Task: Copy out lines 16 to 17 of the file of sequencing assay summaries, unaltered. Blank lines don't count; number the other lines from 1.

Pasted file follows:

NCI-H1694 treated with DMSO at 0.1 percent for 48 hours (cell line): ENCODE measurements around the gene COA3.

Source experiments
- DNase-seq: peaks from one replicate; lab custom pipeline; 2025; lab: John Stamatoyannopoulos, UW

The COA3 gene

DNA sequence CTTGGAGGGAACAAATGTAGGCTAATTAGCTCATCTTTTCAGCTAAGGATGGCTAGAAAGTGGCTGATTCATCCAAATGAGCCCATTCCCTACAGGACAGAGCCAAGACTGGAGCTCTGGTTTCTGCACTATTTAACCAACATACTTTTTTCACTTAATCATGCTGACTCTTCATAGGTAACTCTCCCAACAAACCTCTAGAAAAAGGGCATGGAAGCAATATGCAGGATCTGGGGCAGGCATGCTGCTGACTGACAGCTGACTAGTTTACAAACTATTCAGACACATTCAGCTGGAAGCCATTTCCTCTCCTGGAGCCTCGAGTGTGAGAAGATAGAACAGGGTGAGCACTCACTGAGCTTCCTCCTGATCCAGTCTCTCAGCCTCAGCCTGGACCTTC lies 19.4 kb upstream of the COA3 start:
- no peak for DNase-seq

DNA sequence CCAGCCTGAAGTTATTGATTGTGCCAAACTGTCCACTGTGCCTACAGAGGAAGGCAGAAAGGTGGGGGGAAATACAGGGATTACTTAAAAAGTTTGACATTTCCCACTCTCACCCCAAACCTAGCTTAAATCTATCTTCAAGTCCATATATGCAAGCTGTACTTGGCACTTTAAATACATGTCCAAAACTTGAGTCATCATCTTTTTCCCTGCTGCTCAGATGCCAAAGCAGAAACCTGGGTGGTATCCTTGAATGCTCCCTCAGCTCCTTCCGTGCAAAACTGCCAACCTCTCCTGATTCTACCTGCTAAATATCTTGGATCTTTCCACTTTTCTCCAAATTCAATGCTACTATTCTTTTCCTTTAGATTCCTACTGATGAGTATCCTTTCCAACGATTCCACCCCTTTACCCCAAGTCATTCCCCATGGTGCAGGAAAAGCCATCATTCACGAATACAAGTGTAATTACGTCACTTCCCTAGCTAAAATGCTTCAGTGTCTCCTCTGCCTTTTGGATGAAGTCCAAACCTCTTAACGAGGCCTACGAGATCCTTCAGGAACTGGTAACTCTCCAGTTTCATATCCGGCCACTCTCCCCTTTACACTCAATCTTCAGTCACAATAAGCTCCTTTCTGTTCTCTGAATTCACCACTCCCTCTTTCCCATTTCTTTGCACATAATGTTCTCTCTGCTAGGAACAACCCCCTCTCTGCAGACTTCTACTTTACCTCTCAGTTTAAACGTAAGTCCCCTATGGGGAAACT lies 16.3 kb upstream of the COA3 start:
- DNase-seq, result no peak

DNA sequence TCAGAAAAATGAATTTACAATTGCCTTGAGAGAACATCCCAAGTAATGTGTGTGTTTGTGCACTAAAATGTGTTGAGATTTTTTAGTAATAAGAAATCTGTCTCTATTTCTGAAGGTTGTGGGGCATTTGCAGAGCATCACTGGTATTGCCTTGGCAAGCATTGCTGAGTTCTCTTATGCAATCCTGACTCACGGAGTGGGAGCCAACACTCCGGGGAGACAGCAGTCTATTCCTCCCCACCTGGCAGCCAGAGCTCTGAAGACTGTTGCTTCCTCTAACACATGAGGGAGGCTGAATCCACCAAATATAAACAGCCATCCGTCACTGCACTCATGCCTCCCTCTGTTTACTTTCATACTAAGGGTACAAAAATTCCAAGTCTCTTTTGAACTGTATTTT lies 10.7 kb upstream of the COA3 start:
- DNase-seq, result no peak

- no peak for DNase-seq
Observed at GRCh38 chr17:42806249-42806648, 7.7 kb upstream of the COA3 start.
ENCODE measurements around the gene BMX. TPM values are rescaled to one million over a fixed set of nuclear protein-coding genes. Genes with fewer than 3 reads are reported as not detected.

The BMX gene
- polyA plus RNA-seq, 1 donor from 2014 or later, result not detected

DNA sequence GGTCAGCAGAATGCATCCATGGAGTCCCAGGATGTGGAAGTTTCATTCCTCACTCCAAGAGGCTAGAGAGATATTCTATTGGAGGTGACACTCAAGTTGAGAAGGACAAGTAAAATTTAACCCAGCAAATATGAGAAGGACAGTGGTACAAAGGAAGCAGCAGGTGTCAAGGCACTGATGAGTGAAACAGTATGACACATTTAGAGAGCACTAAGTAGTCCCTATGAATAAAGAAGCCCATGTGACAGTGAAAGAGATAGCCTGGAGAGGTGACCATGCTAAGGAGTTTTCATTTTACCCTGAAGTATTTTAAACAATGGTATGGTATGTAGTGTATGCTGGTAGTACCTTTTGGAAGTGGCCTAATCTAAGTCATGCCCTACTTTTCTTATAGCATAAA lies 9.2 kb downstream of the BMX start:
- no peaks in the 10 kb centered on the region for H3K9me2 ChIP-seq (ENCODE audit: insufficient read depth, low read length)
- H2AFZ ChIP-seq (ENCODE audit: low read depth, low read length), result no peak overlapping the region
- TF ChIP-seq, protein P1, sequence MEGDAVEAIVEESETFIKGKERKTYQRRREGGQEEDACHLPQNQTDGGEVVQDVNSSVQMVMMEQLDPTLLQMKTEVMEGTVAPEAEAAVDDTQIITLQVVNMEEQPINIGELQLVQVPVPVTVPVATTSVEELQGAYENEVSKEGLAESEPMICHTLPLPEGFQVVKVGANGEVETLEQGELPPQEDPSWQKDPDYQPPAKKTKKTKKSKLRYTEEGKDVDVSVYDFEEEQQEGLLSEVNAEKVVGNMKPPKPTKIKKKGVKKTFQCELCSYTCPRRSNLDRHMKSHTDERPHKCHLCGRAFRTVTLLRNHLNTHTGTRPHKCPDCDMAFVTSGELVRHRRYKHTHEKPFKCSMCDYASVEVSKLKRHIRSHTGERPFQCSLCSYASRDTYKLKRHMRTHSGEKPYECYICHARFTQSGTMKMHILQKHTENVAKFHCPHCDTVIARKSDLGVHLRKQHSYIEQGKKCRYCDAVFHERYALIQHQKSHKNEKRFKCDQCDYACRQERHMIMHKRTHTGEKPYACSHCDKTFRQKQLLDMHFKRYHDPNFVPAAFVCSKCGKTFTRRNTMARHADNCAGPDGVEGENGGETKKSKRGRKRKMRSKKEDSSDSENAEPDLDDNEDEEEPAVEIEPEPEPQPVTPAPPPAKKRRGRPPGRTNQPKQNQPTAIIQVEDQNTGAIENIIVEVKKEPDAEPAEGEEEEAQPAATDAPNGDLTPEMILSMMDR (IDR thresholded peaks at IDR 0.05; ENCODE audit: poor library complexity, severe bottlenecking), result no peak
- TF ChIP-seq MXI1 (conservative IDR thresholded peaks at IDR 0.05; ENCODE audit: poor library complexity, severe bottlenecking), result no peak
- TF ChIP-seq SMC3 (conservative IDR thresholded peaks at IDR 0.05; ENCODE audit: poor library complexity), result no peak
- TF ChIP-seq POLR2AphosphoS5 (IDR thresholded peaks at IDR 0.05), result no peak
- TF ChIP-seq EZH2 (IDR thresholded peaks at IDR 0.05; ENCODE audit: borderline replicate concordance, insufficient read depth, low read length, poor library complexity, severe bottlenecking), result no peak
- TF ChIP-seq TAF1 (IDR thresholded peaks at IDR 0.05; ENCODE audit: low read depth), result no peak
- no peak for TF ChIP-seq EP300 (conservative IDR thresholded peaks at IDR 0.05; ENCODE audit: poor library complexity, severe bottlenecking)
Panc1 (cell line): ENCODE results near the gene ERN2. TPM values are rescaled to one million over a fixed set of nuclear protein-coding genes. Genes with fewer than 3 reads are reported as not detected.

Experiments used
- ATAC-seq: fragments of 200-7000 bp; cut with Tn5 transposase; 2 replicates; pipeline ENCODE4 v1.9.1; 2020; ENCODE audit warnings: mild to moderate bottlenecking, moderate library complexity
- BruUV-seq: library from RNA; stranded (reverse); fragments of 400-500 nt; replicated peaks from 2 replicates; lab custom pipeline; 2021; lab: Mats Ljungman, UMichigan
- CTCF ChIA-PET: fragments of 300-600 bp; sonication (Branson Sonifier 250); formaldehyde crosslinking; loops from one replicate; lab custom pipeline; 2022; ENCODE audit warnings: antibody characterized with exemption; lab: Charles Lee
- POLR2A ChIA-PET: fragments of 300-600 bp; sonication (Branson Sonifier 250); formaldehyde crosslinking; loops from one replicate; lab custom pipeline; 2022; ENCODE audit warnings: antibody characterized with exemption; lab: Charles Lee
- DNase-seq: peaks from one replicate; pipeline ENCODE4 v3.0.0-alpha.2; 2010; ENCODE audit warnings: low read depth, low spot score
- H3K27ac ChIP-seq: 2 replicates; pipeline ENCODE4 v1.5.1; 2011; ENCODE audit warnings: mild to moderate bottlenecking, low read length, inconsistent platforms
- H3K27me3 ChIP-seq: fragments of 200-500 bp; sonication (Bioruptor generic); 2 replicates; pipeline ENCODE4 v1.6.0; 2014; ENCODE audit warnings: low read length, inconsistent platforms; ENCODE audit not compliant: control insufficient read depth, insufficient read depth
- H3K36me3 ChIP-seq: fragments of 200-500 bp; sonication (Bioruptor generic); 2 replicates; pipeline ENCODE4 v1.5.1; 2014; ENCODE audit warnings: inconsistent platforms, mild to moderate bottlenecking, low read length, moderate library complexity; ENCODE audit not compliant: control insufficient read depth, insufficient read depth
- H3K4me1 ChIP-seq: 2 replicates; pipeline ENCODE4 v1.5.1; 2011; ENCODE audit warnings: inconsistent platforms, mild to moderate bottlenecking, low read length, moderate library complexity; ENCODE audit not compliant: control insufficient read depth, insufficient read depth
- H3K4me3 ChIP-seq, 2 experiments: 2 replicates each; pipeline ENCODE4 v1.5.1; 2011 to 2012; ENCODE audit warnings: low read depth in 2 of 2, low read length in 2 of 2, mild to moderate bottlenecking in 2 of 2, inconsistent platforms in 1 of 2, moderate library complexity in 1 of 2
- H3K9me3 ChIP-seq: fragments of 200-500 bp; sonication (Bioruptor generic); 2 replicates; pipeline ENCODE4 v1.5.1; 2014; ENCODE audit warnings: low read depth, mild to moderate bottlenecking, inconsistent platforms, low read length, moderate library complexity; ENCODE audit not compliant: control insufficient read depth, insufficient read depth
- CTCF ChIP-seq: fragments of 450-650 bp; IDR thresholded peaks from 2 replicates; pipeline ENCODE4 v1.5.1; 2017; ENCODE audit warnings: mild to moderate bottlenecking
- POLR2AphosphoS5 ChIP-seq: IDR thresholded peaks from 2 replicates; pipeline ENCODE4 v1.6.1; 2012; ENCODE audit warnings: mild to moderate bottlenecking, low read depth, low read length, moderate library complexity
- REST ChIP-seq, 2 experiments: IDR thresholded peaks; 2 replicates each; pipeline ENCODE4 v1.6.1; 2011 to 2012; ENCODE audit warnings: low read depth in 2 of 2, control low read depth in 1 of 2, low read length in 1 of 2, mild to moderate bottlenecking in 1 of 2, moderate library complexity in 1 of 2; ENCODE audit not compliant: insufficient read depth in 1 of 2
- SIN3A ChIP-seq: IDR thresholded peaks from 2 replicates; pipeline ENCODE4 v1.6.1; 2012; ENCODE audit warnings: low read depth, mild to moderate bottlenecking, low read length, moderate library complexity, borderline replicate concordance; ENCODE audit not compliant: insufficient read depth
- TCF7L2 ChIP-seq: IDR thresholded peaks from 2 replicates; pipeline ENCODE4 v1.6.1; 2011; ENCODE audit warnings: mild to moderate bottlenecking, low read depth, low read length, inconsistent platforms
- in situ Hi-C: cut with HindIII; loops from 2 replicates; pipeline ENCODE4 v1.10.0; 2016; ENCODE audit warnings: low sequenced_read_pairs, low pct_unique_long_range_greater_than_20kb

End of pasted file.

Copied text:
DNA sequence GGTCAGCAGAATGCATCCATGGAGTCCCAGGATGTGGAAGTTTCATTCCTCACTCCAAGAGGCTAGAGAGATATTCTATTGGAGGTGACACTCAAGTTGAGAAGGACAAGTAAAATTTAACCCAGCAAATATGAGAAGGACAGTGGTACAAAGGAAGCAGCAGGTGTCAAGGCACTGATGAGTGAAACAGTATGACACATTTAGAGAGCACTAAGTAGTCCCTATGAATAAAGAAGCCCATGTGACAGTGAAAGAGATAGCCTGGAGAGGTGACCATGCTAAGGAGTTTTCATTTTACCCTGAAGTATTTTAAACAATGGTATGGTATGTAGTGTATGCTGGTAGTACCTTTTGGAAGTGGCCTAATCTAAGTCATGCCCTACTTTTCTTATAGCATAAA lies 9.2 kb downstream of the BMX start:
- no peaks in the 10 kb centered on the region for H3K9me2 ChIP-seq (ENCODE audit: insufficient read depth, low read length)